Medicare will transform how it monitors quality of care by increasing consumer leadership at its peer-review organizations and directing the PROs to focus on community initiatives.
The 53 state-based PROs, which cost the government more than $300 million annually, will be told to replace their traditional focus on clinical reviews of patient cases with a new emphasis on community projects to improve healthcare. PROs will be renamed "quality-improvement organizations" under the Centers for Medicare and Medicaid Services plan, and PRO advisory boards, which have tended to be dominated by physicians and other healthcare professionals, will include more beneficiaries.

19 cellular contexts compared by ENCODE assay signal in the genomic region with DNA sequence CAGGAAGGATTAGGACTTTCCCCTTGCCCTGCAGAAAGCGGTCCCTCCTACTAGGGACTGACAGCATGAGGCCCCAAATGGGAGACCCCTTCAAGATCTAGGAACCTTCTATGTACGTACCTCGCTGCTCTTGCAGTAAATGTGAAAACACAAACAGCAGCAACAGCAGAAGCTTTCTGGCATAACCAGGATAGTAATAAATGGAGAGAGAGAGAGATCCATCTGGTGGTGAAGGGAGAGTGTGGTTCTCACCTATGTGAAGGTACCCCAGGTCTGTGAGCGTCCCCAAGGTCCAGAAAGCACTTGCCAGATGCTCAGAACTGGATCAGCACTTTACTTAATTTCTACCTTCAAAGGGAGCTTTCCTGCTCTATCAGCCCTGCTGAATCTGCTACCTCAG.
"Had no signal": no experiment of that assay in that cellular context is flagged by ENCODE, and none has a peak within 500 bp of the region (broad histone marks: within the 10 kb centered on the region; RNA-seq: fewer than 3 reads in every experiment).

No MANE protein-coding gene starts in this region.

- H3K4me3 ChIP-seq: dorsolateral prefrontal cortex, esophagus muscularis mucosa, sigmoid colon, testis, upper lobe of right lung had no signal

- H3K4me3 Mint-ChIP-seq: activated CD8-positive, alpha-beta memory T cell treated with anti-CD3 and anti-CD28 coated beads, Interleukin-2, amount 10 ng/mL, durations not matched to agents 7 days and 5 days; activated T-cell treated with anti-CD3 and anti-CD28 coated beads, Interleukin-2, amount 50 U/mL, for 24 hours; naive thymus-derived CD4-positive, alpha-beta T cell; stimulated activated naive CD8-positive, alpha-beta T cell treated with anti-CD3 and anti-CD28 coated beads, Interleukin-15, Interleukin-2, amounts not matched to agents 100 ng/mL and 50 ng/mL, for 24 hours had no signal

Medicare will also spend more money to make provider quality measures available to consumers. Modern Healthcare disclosed Nov. 12 that the CMS intends to unveil a new nursing home quality initiative, which will include posting facility-specific quality measures on the Internet.
The agency also hopes to make PROs' complaint-review process more responsive, quick and efficient. HHS' inspector general's office in August criticized PROs for being inaccessible to beneficiaries and for rarely responding to complaints with more than a form letter.
Last week, a National Quality Forum committee recommended nursing home quality measures to CMS for use in its five-state pilot project. The suggested measures include rates of resident bedsores, weight loss and antipsychotic drug use.